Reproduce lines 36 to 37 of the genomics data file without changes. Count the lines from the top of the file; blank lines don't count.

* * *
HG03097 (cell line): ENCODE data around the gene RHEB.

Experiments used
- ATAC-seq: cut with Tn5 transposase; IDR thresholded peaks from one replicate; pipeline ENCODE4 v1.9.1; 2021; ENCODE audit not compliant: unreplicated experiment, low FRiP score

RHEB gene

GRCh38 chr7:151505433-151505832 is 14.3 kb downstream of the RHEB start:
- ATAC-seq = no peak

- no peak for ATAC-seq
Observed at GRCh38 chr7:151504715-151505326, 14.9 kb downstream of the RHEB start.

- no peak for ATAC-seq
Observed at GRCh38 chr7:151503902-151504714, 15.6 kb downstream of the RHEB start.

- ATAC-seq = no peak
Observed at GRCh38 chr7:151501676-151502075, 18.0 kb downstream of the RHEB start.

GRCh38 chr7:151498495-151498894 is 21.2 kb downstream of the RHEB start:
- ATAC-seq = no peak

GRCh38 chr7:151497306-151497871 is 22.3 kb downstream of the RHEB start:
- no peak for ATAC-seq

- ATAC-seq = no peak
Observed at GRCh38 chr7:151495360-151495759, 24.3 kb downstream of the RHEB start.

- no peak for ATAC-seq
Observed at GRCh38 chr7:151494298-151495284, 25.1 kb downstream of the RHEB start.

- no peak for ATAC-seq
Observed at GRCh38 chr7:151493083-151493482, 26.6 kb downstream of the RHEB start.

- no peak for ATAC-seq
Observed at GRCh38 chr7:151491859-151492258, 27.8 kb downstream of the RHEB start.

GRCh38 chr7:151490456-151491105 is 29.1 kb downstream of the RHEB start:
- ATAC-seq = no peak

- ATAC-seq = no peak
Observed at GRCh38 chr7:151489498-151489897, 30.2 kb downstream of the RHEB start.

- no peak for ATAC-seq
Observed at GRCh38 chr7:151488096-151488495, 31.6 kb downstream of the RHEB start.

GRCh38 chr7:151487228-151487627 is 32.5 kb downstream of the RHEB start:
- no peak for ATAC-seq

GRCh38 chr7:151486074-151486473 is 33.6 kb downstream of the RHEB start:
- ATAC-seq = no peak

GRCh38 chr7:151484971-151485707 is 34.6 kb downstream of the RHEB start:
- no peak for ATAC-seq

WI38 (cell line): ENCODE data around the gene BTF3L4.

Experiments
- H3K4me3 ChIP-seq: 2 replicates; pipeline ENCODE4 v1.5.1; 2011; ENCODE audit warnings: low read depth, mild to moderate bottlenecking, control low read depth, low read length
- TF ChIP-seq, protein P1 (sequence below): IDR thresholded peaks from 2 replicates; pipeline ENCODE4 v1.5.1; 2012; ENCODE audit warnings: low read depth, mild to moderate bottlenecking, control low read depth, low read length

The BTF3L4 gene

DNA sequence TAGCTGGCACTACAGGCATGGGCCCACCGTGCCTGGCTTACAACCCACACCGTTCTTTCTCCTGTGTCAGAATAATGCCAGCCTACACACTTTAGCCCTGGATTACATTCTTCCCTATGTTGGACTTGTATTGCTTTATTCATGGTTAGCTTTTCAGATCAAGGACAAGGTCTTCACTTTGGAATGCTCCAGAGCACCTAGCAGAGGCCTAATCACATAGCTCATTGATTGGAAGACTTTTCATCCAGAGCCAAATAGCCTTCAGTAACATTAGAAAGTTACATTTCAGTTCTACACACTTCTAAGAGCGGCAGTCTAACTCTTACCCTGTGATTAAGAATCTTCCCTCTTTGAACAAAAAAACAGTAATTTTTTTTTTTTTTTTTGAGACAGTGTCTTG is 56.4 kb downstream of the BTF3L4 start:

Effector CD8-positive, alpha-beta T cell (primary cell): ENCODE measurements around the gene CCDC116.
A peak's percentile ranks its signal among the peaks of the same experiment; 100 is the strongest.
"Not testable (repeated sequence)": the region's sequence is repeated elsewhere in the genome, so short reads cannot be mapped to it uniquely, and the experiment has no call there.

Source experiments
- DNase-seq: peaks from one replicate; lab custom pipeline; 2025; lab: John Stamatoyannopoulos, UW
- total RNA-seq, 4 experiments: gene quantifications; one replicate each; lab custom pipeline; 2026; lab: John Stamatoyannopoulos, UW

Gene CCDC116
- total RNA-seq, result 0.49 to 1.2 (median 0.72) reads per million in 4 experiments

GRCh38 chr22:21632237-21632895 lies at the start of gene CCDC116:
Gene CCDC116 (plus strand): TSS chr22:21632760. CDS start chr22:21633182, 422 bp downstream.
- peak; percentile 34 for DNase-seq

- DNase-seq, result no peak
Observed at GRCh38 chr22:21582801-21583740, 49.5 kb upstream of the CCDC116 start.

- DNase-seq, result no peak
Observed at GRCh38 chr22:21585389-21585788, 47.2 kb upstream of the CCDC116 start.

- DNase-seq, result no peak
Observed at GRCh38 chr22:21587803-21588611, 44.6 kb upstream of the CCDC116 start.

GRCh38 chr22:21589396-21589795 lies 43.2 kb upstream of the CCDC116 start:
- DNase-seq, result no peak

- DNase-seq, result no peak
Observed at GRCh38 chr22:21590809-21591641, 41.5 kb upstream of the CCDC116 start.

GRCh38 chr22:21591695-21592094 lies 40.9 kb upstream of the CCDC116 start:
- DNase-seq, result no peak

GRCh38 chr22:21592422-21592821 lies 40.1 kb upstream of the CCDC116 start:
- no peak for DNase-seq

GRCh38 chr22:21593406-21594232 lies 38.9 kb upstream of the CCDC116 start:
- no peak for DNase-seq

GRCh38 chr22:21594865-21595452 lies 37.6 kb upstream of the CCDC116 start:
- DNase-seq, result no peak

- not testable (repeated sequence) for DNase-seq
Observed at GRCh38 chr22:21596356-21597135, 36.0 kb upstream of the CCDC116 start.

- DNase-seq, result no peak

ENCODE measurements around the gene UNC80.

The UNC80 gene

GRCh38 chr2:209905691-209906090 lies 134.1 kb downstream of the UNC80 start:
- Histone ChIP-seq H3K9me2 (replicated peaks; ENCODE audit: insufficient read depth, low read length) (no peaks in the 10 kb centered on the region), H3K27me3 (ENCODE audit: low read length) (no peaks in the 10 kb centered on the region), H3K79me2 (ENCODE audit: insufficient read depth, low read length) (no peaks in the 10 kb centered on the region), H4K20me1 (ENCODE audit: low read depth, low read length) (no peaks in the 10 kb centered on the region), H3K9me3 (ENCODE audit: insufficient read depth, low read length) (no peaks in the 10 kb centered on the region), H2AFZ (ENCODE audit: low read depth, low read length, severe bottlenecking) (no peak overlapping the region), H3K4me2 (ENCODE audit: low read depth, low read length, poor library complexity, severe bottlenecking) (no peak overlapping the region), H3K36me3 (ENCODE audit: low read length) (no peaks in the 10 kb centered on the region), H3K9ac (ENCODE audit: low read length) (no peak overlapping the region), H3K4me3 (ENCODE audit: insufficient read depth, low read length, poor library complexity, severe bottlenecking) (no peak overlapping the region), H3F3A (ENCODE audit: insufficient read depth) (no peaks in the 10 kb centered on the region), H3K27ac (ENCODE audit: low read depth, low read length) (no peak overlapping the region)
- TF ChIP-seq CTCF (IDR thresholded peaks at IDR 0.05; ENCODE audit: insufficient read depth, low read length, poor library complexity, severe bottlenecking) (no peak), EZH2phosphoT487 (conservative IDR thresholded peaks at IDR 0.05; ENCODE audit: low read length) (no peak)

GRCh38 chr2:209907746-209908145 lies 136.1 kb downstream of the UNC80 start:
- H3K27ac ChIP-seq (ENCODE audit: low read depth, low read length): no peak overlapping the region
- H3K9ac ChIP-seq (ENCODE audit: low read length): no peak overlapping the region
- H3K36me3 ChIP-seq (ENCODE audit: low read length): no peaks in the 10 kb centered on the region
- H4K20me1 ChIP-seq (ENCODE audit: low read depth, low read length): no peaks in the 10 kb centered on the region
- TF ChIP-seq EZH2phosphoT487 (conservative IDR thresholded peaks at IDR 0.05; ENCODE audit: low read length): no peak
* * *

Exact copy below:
- no peak for ATAC-seq

WI38 (cell line): ENCODE data around the gene BTF3L4.